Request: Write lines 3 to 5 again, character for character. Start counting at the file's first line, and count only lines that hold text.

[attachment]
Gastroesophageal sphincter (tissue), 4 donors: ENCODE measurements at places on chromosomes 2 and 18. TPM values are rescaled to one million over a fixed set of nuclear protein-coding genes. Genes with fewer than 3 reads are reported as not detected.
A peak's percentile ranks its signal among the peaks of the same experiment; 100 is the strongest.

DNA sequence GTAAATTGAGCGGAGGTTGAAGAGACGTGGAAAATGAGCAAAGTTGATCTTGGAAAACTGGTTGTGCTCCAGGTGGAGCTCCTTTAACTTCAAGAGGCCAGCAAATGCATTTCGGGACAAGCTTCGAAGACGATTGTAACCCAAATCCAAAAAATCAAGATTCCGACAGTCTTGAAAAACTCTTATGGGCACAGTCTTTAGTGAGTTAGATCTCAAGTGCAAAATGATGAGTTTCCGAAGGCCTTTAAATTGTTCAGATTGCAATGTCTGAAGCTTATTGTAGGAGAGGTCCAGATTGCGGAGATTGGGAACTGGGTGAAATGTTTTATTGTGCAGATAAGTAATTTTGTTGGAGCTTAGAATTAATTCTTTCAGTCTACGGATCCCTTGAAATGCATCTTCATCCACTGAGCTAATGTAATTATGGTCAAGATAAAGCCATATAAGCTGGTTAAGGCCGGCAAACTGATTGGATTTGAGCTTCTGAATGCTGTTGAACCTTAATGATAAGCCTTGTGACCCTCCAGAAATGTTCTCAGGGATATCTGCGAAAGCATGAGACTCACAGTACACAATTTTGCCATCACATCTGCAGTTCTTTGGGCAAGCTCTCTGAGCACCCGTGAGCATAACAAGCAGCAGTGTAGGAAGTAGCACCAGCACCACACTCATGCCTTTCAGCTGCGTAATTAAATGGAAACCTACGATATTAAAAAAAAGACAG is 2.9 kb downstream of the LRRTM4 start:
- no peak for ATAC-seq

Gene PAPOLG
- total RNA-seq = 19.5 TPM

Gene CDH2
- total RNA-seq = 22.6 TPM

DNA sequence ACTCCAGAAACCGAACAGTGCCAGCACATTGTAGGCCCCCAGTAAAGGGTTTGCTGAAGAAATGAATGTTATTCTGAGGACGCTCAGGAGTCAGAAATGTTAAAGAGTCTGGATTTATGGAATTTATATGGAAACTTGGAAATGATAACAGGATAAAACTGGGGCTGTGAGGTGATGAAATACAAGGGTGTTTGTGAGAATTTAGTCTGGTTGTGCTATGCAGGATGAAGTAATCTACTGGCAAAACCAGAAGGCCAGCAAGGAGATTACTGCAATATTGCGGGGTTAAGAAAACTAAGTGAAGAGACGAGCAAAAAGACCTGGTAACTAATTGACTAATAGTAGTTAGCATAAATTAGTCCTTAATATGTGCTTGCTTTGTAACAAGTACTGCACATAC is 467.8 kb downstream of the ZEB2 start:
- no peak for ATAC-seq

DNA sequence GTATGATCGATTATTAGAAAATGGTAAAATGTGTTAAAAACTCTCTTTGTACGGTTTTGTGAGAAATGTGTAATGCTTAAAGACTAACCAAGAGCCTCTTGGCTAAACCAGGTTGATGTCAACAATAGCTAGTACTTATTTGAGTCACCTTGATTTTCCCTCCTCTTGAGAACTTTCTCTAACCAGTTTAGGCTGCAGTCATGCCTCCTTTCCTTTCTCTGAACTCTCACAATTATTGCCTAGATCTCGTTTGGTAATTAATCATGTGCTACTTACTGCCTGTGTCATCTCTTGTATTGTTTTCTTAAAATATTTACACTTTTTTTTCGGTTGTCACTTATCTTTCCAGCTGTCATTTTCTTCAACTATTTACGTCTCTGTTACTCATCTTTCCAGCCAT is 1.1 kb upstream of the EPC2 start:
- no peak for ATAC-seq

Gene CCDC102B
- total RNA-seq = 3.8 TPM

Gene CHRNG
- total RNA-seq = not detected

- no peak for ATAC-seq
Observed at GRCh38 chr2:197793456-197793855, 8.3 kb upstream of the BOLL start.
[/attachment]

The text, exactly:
DNA sequence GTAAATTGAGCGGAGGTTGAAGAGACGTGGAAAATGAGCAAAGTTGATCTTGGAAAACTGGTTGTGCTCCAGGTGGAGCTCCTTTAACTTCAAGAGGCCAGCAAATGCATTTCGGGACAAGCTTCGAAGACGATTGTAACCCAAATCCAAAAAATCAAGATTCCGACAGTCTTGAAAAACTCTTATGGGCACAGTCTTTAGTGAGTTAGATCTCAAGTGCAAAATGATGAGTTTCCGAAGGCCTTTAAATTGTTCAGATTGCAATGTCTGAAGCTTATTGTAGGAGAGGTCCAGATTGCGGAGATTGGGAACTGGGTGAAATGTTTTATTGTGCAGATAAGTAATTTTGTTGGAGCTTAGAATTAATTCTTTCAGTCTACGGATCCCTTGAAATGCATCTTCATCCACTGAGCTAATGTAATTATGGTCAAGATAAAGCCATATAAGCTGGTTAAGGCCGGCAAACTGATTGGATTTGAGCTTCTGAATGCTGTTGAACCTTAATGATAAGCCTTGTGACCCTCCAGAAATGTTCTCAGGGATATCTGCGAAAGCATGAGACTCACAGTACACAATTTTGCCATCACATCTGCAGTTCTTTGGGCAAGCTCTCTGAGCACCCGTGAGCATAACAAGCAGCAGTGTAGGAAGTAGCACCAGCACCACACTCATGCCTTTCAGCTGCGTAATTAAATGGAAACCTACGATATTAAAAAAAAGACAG is 2.9 kb downstream of the LRRTM4 start:
- no peak for ATAC-seq

Gene PAPOLG